Legends told of an earlier time--hundreds of years ago? thousands of years ago? none know truly--when gods walked the earth among mighty heroes and cunning wizards. Wicked elves prowled the wilds consorting with gigantic animals and darker, more terrible creatures from under the earth. The legends end when the gods forsook mankind and all the magic drained out of the world. Your grandparents believed these stories the way one believes a myth: they might be True, but they weren’t real. Certainly there were ruins; some older civilization, more capable than your own, had left behind structures and artifacts. Maybe these old ones had been powerful and clever, but magical? Only children believed such things. The gods? Well, they might be real enough and everyone continued to worship, but their work was impersonal and vague, distant from men. Magic and miracle were the work of circus men and charlatans.
Rather suddenly, in the days just before your birth, things changed. The first signs of the gods’ return were the miracles--both wonderful and dark--performed by priests and itinerant monks. No tricks, these feats were performed for all to see: grievous wounds knit into healthy flesh before watching eyes, holy light lit in dark places without fire or heat, curses that brought forth immediate welts and boils. These miracle clerics were not common, but they were scattered wide, one or two appearing in every town or friary, so that everyone soon knew of the change. Both joy and fear spread quickly. The years since have been marked by warfare, political machinations, and drastic changes among the religious sects. Supplicants flocked to the temples of Ianna, Hallas and Kronnor, seeking blessings, might and order. The worship of the vilest gods has waned, even among the sects who worshipped the whole pantheon and the notion of wholesome balance.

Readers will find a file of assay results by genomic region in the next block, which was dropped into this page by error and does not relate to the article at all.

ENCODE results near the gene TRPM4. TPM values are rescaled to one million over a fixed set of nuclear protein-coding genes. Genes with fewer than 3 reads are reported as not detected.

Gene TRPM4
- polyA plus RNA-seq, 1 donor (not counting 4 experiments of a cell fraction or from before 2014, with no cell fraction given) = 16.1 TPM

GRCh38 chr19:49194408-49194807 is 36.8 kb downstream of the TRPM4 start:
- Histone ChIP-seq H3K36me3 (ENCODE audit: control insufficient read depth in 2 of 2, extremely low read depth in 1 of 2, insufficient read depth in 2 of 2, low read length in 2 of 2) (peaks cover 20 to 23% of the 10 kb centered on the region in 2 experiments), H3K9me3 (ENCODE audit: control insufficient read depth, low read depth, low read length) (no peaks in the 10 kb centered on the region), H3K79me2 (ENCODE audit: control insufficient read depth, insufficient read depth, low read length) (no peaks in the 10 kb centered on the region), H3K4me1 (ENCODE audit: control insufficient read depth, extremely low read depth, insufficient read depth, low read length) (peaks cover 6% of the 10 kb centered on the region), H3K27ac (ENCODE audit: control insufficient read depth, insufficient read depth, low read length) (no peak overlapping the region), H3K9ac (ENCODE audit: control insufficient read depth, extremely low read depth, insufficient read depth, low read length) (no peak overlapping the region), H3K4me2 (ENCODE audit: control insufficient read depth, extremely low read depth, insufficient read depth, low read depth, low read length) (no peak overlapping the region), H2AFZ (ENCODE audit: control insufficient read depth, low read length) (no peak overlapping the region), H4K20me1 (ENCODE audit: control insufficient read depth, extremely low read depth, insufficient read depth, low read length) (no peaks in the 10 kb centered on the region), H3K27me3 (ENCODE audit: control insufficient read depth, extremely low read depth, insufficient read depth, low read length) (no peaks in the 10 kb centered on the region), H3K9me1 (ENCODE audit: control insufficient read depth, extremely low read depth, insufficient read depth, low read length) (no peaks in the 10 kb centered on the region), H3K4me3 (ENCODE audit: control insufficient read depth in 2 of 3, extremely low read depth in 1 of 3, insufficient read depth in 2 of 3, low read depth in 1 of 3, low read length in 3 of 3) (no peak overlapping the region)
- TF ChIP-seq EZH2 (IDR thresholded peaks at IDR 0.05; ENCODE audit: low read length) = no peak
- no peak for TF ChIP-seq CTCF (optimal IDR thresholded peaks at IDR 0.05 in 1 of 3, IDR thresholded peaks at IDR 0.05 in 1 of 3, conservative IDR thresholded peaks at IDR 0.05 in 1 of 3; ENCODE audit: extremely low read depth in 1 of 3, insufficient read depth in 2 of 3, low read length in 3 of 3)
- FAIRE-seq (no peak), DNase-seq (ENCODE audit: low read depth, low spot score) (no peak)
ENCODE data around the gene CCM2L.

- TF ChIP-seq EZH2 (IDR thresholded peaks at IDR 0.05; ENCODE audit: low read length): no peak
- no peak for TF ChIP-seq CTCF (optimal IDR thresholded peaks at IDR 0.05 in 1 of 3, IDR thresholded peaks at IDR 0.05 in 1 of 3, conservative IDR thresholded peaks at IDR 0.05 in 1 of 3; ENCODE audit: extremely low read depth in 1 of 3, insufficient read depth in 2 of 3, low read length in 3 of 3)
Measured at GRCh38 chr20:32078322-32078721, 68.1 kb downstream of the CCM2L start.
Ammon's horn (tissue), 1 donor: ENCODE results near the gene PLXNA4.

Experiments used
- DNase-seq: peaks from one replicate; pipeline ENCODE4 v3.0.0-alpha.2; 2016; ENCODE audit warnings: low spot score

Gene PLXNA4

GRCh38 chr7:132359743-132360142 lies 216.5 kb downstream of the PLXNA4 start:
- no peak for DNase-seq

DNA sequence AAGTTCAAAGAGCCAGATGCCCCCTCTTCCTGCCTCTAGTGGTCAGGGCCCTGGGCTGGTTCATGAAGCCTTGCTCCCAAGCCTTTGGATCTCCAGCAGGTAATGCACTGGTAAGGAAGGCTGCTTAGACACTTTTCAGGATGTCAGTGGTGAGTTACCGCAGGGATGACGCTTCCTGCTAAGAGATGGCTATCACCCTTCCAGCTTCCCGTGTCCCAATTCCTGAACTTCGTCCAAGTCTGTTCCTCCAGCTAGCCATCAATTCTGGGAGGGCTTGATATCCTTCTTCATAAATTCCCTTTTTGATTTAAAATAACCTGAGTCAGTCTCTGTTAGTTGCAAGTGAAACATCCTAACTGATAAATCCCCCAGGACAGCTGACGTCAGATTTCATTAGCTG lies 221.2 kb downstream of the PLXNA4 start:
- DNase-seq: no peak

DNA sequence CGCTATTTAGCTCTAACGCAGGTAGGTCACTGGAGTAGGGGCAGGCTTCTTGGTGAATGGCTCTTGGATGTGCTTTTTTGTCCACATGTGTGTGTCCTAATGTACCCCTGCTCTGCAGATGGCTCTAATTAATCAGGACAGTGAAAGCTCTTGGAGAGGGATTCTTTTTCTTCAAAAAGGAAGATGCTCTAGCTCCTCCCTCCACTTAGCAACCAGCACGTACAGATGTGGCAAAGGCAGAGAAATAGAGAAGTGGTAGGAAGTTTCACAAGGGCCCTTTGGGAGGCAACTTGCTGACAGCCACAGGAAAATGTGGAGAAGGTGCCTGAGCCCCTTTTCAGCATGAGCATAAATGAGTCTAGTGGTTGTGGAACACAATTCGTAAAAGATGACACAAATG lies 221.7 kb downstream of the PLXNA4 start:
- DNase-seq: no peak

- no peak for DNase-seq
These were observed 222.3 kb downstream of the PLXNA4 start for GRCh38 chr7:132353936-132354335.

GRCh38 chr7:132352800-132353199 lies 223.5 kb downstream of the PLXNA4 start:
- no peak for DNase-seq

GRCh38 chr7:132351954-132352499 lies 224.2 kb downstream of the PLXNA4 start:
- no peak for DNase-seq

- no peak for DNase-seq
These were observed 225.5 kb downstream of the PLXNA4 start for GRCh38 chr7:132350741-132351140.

In more recent years, a strange new kind of heroes have emerged. Warriors whose skill and hardiness exceed belief. Mages who work spells without divine aid. Black-hearted rogues who slip unseen through the darkness. As with the first miracle workers, such heroes are not common, but all have heard tales of them. Most of these heroes are young, born after the miracles began. They tend to be reckless, and adventuresome. For good or ill, people have taken to calling them the Children of the Gods.
The return of the gods wrought changes in the Wild as well. Caravans returned with tales of small, slender men with cruel eyes and graceful bows haunting the forest around the High Road. They named these people Elves, after the elves of legend. At first the elves evaded the caravans, refusing to meet face to face and talk. Before long they became a threat, ambushing wagons only to slay the drivers and then flee into the forest empty handed. As the years passed, rumors came back of more fearsome kinds of creatures, which walked on two legs, yes, but could in no way be called men. Finally only a single merchant family could afford to hire enough guards to send a caravan. Last year that caravan set out, but never returned.
The Inn now gets by on the business of housing and feeding the pilgrims who come to visit the two ancient temples on Mount Dain. Closest is the Harmonic Order of Brotherly Friars at the altar of Kronnor, just an hour’s hike up the winding path from the Inn. Supplicants of Kronnor are devoted to orderly ritual, a hierarchical society, strength in combat, and the studies of tactics, architecture, and law. The Harmonic Brotherhood is particularly focused on the art of Mathematics. Farther up, near Dain’s bleak and windy summit is the tiny, nameless temple of Vexia and the austere sisterhood that keeps it.
You glance around at your newly met drinking companions. They don’t look any more like pilgrims than you do. If pressed, you’d probably say that you came here following the scent of adventure and wish it didn’t sound so ridiculous. Somehow, though, you get the sense that these strangers might understand exactly what you mean.